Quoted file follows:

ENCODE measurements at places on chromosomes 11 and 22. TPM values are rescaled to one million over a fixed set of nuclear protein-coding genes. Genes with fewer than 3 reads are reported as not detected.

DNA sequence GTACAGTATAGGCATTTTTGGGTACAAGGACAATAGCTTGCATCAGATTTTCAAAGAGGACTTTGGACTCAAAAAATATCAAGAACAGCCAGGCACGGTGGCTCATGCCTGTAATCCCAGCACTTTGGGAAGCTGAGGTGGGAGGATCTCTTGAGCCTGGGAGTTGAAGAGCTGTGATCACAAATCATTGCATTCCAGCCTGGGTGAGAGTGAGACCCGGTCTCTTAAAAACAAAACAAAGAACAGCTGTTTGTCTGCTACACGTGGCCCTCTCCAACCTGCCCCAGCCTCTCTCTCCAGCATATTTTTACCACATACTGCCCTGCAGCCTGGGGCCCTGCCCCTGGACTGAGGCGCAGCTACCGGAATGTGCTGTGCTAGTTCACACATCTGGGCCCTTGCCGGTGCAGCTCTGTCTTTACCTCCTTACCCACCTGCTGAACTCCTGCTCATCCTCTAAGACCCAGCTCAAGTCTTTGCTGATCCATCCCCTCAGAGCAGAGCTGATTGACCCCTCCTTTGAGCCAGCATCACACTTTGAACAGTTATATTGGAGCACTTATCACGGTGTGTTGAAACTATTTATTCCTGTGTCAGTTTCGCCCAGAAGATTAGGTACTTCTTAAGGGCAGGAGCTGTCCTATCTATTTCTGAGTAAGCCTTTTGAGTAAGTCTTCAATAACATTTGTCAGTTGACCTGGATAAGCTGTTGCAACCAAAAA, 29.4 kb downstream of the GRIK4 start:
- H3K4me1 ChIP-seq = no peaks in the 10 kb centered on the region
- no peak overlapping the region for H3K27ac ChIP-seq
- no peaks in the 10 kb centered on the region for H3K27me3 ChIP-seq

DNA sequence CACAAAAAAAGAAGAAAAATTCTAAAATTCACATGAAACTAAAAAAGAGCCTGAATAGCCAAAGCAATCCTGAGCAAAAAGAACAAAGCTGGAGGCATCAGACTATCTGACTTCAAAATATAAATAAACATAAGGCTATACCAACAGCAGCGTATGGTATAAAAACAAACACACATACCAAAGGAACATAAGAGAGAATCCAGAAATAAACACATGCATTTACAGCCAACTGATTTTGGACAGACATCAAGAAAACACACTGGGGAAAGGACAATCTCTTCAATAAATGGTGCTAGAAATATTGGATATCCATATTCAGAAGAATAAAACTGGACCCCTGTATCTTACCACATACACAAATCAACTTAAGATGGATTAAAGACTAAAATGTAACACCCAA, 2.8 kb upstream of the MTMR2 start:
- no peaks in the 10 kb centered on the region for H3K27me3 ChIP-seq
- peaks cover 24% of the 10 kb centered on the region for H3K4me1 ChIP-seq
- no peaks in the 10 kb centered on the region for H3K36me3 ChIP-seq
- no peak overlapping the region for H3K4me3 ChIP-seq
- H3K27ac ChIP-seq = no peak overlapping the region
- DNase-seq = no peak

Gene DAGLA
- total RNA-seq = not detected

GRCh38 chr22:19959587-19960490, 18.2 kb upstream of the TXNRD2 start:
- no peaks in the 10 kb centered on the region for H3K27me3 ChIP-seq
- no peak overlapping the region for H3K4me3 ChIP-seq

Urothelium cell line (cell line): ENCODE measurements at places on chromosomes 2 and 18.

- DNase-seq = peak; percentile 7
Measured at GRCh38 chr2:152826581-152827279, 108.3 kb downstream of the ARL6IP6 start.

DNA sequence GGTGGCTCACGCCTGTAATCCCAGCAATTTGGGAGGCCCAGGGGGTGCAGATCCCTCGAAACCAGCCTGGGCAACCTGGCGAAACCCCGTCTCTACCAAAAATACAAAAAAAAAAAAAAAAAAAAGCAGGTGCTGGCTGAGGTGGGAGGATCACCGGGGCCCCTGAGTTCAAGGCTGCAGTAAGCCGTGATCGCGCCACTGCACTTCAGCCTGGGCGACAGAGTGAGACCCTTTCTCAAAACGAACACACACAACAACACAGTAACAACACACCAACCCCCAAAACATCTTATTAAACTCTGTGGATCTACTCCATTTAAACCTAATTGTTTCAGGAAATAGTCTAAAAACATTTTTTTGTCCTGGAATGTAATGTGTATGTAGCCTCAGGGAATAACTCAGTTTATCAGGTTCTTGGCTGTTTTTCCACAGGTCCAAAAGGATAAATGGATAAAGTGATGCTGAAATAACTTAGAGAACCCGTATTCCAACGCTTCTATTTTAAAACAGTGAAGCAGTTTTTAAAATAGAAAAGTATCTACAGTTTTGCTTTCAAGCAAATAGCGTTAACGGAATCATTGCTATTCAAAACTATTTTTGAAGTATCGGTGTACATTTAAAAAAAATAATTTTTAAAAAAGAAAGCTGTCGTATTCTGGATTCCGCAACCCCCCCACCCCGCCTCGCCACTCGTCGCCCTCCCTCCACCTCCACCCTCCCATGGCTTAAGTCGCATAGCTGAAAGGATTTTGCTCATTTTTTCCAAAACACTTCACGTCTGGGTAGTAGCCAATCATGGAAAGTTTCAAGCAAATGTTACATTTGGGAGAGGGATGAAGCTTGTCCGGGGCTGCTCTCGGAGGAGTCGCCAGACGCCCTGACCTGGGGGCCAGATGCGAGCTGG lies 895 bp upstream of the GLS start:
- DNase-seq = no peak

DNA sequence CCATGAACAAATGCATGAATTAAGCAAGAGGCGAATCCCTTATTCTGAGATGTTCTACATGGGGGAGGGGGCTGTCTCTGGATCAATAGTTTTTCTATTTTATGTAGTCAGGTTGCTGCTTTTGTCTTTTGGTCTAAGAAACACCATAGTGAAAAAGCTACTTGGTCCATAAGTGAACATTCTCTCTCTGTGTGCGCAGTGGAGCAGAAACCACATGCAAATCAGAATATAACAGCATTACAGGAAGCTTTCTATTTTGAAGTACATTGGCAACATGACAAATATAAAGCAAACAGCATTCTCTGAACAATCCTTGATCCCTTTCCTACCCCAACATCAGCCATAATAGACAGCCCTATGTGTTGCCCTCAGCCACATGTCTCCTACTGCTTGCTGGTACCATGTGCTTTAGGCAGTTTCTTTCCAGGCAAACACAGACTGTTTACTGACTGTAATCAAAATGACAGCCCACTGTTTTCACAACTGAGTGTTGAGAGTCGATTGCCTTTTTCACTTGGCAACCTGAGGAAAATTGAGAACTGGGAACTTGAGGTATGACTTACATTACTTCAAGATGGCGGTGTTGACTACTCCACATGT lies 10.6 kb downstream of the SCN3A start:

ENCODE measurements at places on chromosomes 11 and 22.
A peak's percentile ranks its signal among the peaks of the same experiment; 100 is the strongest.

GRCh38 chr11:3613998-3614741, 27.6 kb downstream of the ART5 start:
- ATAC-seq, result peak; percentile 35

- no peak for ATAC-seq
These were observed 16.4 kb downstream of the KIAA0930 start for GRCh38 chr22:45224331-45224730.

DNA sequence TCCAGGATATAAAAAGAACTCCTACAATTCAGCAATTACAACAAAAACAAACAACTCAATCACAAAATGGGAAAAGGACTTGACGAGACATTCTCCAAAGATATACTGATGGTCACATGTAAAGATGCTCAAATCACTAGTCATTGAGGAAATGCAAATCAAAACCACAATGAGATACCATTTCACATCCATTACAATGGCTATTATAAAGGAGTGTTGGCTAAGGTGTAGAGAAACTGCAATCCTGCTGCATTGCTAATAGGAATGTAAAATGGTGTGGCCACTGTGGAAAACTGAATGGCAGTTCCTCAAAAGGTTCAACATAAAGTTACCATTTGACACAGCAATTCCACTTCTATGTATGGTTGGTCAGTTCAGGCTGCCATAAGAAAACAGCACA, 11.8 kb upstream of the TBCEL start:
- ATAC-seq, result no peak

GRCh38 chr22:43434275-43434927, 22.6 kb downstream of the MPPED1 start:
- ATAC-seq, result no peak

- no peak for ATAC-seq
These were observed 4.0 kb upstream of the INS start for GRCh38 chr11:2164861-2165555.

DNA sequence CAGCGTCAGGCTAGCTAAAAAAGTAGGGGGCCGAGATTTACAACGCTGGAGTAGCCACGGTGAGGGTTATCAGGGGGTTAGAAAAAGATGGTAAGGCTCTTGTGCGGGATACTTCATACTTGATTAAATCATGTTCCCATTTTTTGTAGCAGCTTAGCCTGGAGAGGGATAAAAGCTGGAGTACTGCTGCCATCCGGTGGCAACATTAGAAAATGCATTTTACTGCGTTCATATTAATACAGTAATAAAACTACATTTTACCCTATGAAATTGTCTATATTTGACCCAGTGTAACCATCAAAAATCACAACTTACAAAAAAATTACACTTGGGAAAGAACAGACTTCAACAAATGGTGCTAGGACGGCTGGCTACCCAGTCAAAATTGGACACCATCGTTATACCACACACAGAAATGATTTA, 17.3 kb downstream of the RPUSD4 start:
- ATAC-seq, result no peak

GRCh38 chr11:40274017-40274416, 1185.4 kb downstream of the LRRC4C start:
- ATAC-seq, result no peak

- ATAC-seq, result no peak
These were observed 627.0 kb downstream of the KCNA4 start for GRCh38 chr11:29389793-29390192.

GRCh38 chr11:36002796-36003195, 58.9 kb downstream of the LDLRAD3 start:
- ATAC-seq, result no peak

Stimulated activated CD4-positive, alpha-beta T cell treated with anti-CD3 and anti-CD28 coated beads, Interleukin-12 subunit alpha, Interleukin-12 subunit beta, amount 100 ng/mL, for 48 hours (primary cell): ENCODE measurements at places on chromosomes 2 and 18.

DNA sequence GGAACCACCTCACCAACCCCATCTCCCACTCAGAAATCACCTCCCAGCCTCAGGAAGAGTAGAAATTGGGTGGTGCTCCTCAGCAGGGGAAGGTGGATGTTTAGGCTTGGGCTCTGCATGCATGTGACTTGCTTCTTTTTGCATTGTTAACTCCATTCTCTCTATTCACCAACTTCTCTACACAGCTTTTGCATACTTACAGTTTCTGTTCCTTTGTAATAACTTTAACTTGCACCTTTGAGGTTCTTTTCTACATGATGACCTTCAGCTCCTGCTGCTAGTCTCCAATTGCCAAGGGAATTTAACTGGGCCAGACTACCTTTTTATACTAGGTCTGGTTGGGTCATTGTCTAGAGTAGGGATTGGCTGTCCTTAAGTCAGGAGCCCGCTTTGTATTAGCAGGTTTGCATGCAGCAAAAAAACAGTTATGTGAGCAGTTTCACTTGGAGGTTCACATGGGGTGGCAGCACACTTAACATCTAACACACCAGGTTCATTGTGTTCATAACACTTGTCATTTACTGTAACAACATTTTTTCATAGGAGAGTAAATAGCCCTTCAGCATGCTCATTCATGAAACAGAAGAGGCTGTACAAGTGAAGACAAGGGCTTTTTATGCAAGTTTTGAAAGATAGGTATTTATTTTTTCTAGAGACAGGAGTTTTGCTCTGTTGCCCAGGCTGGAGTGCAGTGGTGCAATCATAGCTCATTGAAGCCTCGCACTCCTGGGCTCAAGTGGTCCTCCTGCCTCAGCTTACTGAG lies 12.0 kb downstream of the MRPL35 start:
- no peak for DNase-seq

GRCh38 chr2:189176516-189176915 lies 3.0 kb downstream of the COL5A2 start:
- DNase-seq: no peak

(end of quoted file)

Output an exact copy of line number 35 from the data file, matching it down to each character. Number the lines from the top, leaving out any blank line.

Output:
These were observed 4.0 kb upstream of the INS start for GRCh38 chr11:2164861-2165555.